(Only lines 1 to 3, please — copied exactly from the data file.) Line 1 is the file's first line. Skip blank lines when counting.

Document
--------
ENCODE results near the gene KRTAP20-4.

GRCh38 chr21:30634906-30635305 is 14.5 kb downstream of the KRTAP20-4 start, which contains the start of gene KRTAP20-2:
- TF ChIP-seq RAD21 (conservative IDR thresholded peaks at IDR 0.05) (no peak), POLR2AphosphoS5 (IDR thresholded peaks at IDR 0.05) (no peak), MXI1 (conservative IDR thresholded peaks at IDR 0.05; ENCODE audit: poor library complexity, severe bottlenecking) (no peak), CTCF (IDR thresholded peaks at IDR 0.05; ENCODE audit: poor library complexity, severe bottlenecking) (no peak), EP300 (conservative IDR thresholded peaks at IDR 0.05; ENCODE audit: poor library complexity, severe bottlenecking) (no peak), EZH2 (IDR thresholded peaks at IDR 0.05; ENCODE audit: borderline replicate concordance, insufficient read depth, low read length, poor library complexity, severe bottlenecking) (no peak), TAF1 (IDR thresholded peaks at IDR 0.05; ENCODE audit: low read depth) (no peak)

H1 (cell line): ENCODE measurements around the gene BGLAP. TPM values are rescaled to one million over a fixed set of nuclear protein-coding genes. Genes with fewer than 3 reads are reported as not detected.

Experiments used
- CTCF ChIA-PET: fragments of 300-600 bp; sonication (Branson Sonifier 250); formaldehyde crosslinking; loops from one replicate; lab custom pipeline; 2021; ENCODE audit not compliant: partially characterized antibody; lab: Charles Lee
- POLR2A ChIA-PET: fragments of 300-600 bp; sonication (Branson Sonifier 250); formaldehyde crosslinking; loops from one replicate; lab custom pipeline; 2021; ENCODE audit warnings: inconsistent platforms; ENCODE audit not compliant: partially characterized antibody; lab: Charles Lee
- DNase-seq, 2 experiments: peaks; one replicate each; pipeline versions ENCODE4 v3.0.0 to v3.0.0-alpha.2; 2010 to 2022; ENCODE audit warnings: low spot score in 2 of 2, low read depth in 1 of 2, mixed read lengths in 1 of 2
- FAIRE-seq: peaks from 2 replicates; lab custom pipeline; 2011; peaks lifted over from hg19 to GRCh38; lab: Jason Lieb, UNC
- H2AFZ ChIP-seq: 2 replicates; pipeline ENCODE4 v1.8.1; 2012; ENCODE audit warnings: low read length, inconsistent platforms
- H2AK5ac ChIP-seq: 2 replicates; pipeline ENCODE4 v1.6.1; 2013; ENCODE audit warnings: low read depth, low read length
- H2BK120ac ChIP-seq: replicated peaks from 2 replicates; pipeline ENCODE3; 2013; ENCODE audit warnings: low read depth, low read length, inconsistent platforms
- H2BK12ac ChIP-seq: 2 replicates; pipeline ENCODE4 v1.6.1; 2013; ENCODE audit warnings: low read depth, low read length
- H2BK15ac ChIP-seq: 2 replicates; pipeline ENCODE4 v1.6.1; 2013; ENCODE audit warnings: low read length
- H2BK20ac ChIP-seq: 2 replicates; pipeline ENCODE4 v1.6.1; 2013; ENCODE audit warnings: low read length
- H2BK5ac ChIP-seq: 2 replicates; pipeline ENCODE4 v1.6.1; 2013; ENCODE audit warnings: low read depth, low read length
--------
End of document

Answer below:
ENCODE results near the gene KRTAP20-4.

GRCh38 chr21:30634906-30635305 is 14.5 kb downstream of the KRTAP20-4 start, which contains the start of gene KRTAP20-2:
- TF ChIP-seq RAD21 (conservative IDR thresholded peaks at IDR 0.05) (no peak), POLR2AphosphoS5 (IDR thresholded peaks at IDR 0.05) (no peak), MXI1 (conservative IDR thresholded peaks at IDR 0.05; ENCODE audit: poor library complexity, severe bottlenecking) (no peak), CTCF (IDR thresholded peaks at IDR 0.05; ENCODE audit: poor library complexity, severe bottlenecking) (no peak), EP300 (conservative IDR thresholded peaks at IDR 0.05; ENCODE audit: poor library complexity, severe bottlenecking) (no peak), EZH2 (IDR thresholded peaks at IDR 0.05; ENCODE audit: borderline replicate concordance, insufficient read depth, low read length, poor library complexity, severe bottlenecking) (no peak), TAF1 (IDR thresholded peaks at IDR 0.05; ENCODE audit: low read depth) (no peak)